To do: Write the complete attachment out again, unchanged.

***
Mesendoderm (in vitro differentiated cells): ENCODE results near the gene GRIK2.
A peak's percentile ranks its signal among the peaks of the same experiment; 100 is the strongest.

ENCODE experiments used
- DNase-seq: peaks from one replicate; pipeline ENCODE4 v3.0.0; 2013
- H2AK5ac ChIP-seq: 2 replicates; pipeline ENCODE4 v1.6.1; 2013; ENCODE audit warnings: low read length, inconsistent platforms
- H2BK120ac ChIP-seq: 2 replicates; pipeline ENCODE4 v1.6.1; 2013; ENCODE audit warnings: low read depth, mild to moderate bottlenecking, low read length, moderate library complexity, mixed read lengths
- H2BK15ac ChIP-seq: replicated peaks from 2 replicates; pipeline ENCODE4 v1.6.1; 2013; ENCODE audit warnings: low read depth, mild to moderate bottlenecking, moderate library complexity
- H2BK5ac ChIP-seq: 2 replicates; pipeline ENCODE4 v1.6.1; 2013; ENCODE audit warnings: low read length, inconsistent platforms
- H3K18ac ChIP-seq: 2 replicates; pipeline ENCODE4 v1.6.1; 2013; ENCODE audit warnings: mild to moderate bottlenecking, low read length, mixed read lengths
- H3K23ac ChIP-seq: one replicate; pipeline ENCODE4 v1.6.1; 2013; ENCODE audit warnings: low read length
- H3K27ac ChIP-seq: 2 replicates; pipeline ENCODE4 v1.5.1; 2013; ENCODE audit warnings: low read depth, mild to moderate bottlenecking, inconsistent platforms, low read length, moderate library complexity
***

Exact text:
Mesendoderm (in vitro differentiated cells): ENCODE results near the gene GRIK2.
A peak's percentile ranks its signal among the peaks of the same experiment; 100 is the strongest.

ENCODE experiments used
- DNase-seq: peaks from one replicate; pipeline ENCODE4 v3.0.0; 2013
- H2AK5ac ChIP-seq: 2 replicates; pipeline ENCODE4 v1.6.1; 2013; ENCODE audit warnings: low read length, inconsistent platforms
- H2BK120ac ChIP-seq: 2 replicates; pipeline ENCODE4 v1.6.1; 2013; ENCODE audit warnings: low read depth, mild to moderate bottlenecking, low read length, moderate library complexity, mixed read lengths
- H2BK15ac ChIP-seq: replicated peaks from 2 replicates; pipeline ENCODE4 v1.6.1; 2013; ENCODE audit warnings: low read depth, mild to moderate bottlenecking, moderate library complexity
- H2BK5ac ChIP-seq: 2 replicates; pipeline ENCODE4 v1.6.1; 2013; ENCODE audit warnings: low read length, inconsistent platforms
- H3K18ac ChIP-seq: 2 replicates; pipeline ENCODE4 v1.6.1; 2013; ENCODE audit warnings: mild to moderate bottlenecking, low read length, mixed read lengths
- H3K23ac ChIP-seq: one replicate; pipeline ENCODE4 v1.6.1; 2013; ENCODE audit warnings: low read length
- H3K27ac ChIP-seq: 2 replicates; pipeline ENCODE4 v1.5.1; 2013; ENCODE audit warnings: low read depth, mild to moderate bottlenecking, inconsistent platforms, low read length, moderate library complexity